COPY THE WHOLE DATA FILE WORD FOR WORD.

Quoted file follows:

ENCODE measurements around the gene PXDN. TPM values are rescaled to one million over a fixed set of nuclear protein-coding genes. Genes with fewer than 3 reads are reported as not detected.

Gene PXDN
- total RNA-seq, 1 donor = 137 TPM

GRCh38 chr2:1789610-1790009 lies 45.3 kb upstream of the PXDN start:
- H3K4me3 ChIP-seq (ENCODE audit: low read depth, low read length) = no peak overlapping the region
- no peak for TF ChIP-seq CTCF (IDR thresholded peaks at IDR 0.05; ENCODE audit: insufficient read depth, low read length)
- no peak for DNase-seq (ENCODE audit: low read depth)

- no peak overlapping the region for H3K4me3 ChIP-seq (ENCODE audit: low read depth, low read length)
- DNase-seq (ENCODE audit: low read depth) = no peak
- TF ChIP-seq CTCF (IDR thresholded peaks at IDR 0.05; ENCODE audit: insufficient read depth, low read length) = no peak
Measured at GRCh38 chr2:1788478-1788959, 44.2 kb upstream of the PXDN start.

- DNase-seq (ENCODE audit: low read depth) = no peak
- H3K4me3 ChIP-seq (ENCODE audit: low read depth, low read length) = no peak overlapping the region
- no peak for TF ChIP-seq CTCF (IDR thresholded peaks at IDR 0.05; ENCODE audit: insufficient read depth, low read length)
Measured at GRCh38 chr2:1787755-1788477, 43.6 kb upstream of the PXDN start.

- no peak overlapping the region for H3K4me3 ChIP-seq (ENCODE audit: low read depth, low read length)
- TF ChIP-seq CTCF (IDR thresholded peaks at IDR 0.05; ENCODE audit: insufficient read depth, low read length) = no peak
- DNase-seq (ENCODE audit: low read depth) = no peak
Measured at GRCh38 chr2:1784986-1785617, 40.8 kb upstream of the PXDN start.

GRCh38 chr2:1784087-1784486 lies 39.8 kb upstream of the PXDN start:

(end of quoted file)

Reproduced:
ENCODE measurements around the gene PXDN. TPM values are rescaled to one million over a fixed set of nuclear protein-coding genes. Genes with fewer than 3 reads are reported as not detected.

Gene PXDN
- total RNA-seq, 1 donor = 137 TPM

GRCh38 chr2:1789610-1790009 lies 45.3 kb upstream of the PXDN start:
- H3K4me3 ChIP-seq (ENCODE audit: low read depth, low read length) = no peak overlapping the region
- no peak for TF ChIP-seq CTCF (IDR thresholded peaks at IDR 0.05; ENCODE audit: insufficient read depth, low read length)
- no peak for DNase-seq (ENCODE audit: low read depth)

- no peak overlapping the region for H3K4me3 ChIP-seq (ENCODE audit: low read depth, low read length)
- DNase-seq (ENCODE audit: low read depth) = no peak
- TF ChIP-seq CTCF (IDR thresholded peaks at IDR 0.05; ENCODE audit: insufficient read depth, low read length) = no peak
Measured at GRCh38 chr2:1788478-1788959, 44.2 kb upstream of the PXDN start.

- DNase-seq (ENCODE audit: low read depth) = no peak
- H3K4me3 ChIP-seq (ENCODE audit: low read depth, low read length) = no peak overlapping the region
- no peak for TF ChIP-seq CTCF (IDR thresholded peaks at IDR 0.05; ENCODE audit: insufficient read depth, low read length)
Measured at GRCh38 chr2:1787755-1788477, 43.6 kb upstream of the PXDN start.

- no peak overlapping the region for H3K4me3 ChIP-seq (ENCODE audit: low read depth, low read length)
- TF ChIP-seq CTCF (IDR thresholded peaks at IDR 0.05; ENCODE audit: insufficient read depth, low read length) = no peak
- DNase-seq (ENCODE audit: low read depth) = no peak
Measured at GRCh38 chr2:1784986-1785617, 40.8 kb upstream of the PXDN start.

GRCh38 chr2:1784087-1784486 lies 39.8 kb upstream of the PXDN start: